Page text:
The fifth child of William B. Fricks and Mattie Jacquess, Eugene Barto Fricks was born March 26, 1893, in Hill City, an area of north Chattanooga, Tennessee. His father was born in Georgia in 1862, while his mother was born in Kentucky in 1865. In 1910, Eugene Fricks lived with his parents and three of his siblings: Rose, Fay, and Gladys.1 Evidence suggests that Fricks may have received an elementary education, attending school until at least until the sixth grade.2 His education may have helped him find work as a blacksmith for the Lucey Manufacturing Corporation, which became one of the largest oil well machinery manufacturers in the world.3
When he registered for the draft, Fricks was already married with one child.4 His wife, Ethel, gave birth to their first son, Harley, on September 20, 1915.5 Their second child, Mattie Fricks, named after Fricks’ mother, was born less than two years later on January 24, 1917.6
Fricks reported for duty and trained at Fort Oglethorpe, an Army training camp in Georgia and just outside Chattanooga, Tennessee.7 Initially assigned to “C” company of the 302nd Tank Corps Battalion, he worked with brand new tank technology.8 His experience as a blacksmith likely proved useful. At some point he shipped out, and was assigned to the American Expeditionary Force (AEF) General Headquarters in Chaumont-en-Bassigny (Haute-Marne), France.9 While there, he may have also worked in tank maintenance. A passenger list from June of 1919 lists Fricks as returning from Brest (Brittany) as a part of Group D, Repair Unit 301, a motor transport corps.10 Working in the corps included the “design, production, procurement, reception, storage, maintenance and replacement of all motor vehicles, and accounting for the same.”11
Honorably discharged on June 20, 1919, Fricks returned to Hamilton County, Tennessee, little more than six months after his infant daughter Mattie’s death. Mattie did not make it far past her first birthday, dying on December 13, 1918.12 Her death certificate indicates she died of pneumonia. Her death occurred at the height of a worldwide Spanish Influenza pandemic. Although not listed as her cause of death, the influenza virus is a common cause pneumonia.13 The spread of influenza was linked to the demobilization of war: “The virus spread rapidly among the conduits of war and commerce to engulf the entire world in a matter of weeks.”14 The influenza pandemic resulted in millions of deaths in late 1918 and 1919; Mattie may have been one of them. Fricks sacrificed much in order to serve his country. He did not get to witness much of his daughter’s short life; he was called to duty in late April of 1918 when Mattie was only fourteen months old.15 Despite their devastating loss, the Fricks’ welcomed another daughter Jeanette Imogene Fricks on April 23, 1921.16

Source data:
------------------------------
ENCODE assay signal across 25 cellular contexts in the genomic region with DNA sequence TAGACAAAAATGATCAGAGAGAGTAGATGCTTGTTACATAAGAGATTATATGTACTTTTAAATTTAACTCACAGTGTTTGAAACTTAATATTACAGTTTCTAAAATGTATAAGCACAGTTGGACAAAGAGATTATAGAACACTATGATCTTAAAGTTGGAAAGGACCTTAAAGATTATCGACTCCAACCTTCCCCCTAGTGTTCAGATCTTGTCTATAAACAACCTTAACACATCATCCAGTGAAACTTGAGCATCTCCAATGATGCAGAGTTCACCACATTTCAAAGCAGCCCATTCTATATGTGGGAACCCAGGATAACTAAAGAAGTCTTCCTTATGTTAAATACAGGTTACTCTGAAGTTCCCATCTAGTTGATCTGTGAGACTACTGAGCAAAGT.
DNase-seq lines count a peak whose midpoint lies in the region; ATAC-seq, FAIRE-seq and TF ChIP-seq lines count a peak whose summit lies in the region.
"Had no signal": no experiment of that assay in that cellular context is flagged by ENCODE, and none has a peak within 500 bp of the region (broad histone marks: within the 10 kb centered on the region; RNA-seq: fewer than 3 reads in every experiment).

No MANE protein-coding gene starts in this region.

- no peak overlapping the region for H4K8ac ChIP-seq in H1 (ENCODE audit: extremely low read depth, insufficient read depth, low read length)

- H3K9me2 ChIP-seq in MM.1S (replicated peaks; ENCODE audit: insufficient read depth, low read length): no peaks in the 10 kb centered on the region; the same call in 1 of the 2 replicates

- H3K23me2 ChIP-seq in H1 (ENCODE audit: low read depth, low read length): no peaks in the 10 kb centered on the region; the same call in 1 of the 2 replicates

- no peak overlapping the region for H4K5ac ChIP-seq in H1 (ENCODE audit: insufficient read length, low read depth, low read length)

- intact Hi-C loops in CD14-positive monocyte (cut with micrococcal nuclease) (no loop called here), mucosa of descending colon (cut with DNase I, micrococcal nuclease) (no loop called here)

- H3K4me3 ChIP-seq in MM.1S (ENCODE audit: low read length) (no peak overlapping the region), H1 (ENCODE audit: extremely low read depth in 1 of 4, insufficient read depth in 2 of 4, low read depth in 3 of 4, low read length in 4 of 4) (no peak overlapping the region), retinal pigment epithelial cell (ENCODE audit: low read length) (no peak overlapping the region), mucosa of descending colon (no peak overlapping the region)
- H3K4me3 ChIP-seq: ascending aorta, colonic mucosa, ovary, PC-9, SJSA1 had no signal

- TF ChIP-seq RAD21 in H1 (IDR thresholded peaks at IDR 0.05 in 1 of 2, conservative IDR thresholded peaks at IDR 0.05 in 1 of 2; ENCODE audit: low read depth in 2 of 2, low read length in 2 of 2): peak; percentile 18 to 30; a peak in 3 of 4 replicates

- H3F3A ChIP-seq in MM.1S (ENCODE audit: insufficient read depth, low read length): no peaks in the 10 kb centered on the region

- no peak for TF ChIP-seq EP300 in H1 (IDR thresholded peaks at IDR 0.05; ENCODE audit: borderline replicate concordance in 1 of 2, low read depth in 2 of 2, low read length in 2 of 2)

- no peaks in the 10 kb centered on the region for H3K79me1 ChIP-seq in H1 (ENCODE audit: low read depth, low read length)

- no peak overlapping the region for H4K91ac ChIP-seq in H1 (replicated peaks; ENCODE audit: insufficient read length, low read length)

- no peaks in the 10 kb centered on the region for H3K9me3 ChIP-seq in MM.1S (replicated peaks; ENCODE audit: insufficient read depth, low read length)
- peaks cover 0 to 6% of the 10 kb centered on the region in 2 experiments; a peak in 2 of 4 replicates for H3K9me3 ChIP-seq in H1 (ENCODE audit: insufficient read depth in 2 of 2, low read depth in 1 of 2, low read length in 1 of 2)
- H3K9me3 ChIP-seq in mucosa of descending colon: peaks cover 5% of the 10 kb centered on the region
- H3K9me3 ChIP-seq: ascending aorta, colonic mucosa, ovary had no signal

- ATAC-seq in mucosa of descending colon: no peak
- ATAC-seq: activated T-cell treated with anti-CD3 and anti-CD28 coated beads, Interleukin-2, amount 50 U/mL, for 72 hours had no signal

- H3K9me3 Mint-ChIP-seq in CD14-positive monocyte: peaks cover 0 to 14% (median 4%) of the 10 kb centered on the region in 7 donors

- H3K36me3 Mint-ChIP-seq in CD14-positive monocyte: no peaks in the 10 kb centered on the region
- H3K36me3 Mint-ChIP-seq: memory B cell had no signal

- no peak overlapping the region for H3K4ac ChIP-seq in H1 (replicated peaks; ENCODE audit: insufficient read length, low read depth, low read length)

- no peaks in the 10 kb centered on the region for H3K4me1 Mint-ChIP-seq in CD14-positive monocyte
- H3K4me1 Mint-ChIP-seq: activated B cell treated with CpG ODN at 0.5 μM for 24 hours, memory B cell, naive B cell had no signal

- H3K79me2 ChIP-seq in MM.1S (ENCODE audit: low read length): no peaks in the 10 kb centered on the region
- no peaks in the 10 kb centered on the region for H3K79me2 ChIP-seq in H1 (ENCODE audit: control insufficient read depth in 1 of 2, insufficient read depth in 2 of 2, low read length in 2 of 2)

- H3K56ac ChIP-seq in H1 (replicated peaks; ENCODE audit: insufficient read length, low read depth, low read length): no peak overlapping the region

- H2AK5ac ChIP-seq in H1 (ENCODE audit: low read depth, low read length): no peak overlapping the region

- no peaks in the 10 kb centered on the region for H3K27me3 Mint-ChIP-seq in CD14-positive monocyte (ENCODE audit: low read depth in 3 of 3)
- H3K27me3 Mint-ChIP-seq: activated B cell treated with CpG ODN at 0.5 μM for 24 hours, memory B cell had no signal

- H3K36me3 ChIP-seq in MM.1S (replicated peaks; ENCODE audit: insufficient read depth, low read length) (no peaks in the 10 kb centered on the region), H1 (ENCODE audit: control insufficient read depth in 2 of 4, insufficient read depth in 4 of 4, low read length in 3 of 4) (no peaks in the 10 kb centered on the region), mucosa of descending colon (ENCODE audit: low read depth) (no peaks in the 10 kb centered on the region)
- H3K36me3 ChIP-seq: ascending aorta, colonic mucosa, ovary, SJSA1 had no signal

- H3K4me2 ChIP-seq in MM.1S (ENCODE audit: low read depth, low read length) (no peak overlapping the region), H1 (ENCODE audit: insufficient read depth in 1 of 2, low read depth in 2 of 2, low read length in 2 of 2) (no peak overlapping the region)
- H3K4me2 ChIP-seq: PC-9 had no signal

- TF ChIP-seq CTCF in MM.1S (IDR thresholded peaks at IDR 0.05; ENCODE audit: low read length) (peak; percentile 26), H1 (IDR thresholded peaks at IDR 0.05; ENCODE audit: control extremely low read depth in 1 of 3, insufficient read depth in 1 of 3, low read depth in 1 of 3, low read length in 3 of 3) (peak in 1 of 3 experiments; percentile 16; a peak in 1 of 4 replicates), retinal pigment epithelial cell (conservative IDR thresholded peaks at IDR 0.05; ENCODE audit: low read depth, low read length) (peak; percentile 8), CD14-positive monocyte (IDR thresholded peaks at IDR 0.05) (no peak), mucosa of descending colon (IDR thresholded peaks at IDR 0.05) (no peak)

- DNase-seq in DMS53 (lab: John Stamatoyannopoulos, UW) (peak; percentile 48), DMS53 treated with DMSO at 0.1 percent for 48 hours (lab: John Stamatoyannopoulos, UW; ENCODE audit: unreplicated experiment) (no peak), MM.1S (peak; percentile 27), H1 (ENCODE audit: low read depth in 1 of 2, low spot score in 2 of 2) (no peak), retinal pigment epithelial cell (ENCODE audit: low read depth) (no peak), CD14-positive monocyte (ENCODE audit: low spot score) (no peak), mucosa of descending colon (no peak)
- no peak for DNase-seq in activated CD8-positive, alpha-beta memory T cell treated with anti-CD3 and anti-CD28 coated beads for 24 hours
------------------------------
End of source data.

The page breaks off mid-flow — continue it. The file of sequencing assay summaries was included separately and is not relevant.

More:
To provide for his family, Fricks became a licensed pilot, eventually becoming certified by the Civil Aeronautics Authority (CAA).17A new and growing profession, Fricks pursued opportunities in aviation, including a new sector of postal aviation. He eventually became a commercial pilot transporting mail for Pan American, National, and Interstate Airlines.18Fricks made front page news in 1928 when he piloted a plane that crashed en route to Atlanta, Georgia. The Tennessean reported that “a mail plane of the Interstate Airlines was wrecked and two passengers slightly injured when the motor balked, forcing a landing and causing the plane to strike a stump.”19 Fricks’ quick thinking meant he was able to force land his mail carrier plane when the engine failed. He left the accident with only a small laceration to his face. The other passengers, J.M. Wasson and W.M Cissell, were also injured in the accident but received treatment after being transported to the hospital by train. Despite Fricks’ injury, he upheld the mail carriers motto—nothing prevents postal employees from “the swift completion of their appointed rounds.” Fricks salvaged the mail from the aircraft wreckage and aided in ensuring the mail made it to its final destination.20
As seen in this front page news article in Evansville’s The Sunday Courier and Journal, Fricks piloted the first flight ever between Evansville, IN, and Atlanta, GA.21 During the journey, the author of the article, J.C. Kerlin, accompanied Fricks.22 Kerlin dubbed Fricks the “Flying Mountaineer” because of his vast knowledge of the route’s mountainous terrain.23